This morning’s simpering heat, combined with a brief uptick in the wind and quickly clouding dark skies, made it easy to think about the tornadoes that ripped across Oklahoma and Kansas yesterday. Sadly, more tornadoes, hail storms, and slow-moving thunderstorms (ie a lot of rain in one place), including some aimed near Joplin, Missouri and north to Minnesota, may occur today (Monday). Remember that the Chicago region [link to map] is already in a Federal Disaster Zone because of the devastating rain storms of April 18th, just a month ago. Lots of Chicagoans are still mopping up and cleaning out, unfortunately. [Here’s a link about how you can help and/or donate to Chicago flood clean-up efforts by the American Red Cross.]
There’s good news and bad news about the amazingly full blossoms you are noticing this year on crabapple trees and other fruit trees.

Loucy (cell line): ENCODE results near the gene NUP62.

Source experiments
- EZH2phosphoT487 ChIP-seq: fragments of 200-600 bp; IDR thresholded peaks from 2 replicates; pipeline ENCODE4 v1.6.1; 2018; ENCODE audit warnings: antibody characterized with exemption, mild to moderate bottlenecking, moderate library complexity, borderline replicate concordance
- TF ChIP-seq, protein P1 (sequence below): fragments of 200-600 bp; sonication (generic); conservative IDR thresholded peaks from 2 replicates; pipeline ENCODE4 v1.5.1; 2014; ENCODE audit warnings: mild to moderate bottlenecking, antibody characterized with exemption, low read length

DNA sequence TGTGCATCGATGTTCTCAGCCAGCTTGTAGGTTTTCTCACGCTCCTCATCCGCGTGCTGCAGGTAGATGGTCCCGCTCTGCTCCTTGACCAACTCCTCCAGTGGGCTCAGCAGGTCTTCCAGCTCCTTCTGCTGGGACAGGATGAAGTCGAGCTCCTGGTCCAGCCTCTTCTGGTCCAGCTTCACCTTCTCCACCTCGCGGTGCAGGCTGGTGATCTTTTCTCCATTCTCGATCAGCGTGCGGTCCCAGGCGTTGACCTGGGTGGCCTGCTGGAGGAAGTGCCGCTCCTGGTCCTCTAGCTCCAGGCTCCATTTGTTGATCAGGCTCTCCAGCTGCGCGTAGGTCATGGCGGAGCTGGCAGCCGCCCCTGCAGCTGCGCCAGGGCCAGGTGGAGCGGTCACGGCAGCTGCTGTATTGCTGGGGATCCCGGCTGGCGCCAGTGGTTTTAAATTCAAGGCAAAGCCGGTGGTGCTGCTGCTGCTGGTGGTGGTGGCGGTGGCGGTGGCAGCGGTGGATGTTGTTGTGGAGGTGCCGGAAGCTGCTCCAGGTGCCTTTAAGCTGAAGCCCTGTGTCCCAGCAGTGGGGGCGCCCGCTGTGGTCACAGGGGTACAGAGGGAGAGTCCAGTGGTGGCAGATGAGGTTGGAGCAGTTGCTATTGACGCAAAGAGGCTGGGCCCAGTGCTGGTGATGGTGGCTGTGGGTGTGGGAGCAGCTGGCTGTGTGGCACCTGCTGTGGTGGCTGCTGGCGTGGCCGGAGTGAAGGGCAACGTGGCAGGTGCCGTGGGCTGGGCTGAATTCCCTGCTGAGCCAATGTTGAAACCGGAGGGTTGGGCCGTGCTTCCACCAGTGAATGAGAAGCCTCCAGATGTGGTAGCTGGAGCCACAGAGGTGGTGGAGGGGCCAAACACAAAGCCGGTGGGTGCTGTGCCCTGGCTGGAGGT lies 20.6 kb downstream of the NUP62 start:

The good news is that after last year’s sustained cold damage to their blossoms (which killed the apple crop from IL to NY], the trees seemed to cope by becoming ultra-productive in flowering this year. Therefore, states like Michigan, which experienced 27 degrees on May 13th, had their blossoms badly damaged but will likely still have a bountiful fruit crop, although growers in a few local communities where it stayed cold for hours probably got wiped out. Along with fruit growers, other types of nursery crops took a hit. For example, today I went to buy some lemon thyme at Pasquesi’s Garden Center in Lake Bluff, IL, and was surprised that there was not one thyme plant of any kind to be found. Why? Because Pasquesi’s Michigan-based herb supplier had put its herbs outside and the frost burned them up. They have to start slips all over again. So please be patient, customers! P.S. Doesn’t it make you frantic and sad to visit Home Depot in April and see them putting basil and hibiscus, among other tender plants, outside just so that they can get killed by cold? ##